I’ve been studying to take the Oklahoma Bar Exam recently (test next Tuesday, wish me luck!), reviewing the generally accepted standards of agency law, and I now have a newfound respect for the instructions that the organizers of the Game Developers Conference volunteer worker program (otherwise known as Conference Associates, or CAs) give every year about not doing anything untoward either while on or off duty with your organization-issued t-shirt on.

As one of the organizers, Ian, made clear recently in an e-mail discussion, “CAs are perceived to represent GDC but are not affiliated with UBM which as we can imagine, makes UBM nervous.” Damn, I’d be nervous too! Under general agency principles, anyone (even minors) held out as acting with the apparent authority of a principle (UBM in this case) can create both contract and tort liability for things that they do within the scope of the employment. If what you’re doing is in furtherance of a principle’s business (such as, say, denying someone with the wrong badge access to a session), the principle can even be liable for an agent’s INTENTIONAL TORTS. (For those that don’t know, intentional torts are the civil law version of things like assault, battery, and false imprisonment)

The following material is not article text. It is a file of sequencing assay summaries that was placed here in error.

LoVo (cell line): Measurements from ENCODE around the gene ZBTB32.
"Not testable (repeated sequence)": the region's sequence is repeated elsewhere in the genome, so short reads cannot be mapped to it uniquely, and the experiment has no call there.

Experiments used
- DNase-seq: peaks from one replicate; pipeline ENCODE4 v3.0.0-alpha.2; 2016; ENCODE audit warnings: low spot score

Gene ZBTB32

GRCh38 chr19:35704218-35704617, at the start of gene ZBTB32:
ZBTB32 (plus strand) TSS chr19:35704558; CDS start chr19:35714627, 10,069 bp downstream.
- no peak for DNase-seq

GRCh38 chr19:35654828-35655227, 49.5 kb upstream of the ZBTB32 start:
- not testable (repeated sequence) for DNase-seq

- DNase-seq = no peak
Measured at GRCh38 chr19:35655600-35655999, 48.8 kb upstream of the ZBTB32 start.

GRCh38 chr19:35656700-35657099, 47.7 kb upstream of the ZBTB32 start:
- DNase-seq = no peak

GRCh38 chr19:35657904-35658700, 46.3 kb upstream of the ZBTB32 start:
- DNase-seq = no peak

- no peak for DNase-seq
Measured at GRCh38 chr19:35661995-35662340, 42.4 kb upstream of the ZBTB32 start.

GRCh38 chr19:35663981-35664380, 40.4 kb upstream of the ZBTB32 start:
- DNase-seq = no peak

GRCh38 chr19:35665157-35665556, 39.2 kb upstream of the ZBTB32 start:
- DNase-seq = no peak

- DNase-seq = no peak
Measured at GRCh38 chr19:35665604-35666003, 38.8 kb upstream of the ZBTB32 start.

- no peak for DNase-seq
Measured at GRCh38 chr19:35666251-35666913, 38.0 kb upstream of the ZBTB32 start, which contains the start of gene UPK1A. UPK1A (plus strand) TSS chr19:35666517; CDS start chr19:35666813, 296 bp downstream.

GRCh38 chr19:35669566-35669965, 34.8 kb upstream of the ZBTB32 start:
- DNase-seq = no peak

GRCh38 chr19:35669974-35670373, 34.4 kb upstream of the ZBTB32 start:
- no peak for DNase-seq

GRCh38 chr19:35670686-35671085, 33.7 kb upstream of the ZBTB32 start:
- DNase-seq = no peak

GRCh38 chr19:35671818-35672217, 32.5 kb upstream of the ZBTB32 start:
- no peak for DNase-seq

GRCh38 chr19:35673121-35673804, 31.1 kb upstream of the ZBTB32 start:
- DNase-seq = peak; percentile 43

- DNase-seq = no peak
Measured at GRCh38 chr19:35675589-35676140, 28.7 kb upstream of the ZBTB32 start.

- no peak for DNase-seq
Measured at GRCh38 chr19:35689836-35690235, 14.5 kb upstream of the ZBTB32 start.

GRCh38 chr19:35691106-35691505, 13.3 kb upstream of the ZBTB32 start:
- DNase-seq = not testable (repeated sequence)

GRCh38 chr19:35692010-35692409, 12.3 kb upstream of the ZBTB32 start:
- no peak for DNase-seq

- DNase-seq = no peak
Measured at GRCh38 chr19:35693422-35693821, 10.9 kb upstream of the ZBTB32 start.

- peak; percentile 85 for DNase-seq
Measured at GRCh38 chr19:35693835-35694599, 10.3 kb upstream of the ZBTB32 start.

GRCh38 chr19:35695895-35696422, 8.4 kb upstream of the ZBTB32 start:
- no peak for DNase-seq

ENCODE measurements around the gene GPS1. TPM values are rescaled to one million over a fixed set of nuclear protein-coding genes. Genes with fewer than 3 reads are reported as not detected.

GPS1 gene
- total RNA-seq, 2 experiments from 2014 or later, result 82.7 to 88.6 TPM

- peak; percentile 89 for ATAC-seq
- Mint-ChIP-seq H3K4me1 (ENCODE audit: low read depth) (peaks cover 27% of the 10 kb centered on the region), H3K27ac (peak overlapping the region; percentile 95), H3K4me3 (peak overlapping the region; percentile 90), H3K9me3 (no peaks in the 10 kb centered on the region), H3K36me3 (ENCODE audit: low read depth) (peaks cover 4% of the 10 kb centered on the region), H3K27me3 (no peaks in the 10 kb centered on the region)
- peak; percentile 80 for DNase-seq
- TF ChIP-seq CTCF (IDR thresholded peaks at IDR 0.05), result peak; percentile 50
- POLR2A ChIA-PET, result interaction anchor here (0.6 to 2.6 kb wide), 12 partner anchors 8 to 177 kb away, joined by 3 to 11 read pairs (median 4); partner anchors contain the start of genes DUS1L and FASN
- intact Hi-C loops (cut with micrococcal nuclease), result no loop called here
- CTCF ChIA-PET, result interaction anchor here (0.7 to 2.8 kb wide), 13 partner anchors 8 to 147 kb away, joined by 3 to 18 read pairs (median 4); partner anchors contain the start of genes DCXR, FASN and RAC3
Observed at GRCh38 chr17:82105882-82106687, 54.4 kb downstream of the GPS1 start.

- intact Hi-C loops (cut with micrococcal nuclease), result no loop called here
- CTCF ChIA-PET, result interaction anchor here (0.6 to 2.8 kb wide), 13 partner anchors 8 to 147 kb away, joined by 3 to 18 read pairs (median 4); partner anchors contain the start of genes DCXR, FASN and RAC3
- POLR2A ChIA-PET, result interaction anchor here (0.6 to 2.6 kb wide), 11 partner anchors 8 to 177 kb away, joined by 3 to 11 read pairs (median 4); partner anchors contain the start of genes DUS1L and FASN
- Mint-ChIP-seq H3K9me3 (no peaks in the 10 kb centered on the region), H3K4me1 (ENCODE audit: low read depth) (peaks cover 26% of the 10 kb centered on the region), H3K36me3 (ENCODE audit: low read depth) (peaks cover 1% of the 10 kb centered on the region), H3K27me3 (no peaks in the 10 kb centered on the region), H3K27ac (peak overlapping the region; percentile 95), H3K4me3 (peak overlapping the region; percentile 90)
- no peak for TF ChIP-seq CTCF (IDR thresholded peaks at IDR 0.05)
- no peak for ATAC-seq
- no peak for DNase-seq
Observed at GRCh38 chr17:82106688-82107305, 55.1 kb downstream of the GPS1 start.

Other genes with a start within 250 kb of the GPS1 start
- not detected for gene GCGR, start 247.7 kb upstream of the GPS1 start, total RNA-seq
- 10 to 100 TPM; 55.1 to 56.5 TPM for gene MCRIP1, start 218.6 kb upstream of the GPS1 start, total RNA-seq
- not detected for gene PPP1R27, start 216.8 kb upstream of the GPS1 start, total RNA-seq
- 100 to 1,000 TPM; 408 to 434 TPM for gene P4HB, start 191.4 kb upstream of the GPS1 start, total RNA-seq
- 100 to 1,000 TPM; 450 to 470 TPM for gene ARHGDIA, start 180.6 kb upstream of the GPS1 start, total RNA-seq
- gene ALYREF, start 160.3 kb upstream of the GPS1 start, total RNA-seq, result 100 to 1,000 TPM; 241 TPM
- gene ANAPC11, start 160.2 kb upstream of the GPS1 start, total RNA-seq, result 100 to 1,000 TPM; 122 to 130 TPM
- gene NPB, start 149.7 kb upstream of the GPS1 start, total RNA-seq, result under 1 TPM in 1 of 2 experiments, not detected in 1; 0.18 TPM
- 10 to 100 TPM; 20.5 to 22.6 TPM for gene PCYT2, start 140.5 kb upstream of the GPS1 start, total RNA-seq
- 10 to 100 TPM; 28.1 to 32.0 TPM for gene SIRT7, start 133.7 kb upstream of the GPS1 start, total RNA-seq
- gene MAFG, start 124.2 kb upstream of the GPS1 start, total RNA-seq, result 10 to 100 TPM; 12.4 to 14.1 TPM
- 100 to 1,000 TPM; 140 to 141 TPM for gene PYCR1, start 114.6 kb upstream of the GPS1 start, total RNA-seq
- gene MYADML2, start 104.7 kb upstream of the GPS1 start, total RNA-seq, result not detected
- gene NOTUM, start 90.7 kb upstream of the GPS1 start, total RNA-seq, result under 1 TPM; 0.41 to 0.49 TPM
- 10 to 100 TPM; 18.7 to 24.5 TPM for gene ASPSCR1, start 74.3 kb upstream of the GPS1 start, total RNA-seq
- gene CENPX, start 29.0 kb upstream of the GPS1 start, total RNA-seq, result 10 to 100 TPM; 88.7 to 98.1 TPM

Not that anyone volunteering should need reminding of all this, but I was just amazed at the universe of legal consequences that UBM is embracing when they authorize Tim and Ian to hand you a brightly colored shirt. So when they tell us, “do NOT touch an attendee, UNDER ANY CIRCUMSTANCES,” keep in mind just how seriously they mean it. Even if something questionable we do is ultimately held by a court to be okay, people these days love to sue and even borderline cases could cause a world of hurt (and $$$) for the people that make the conference possible.

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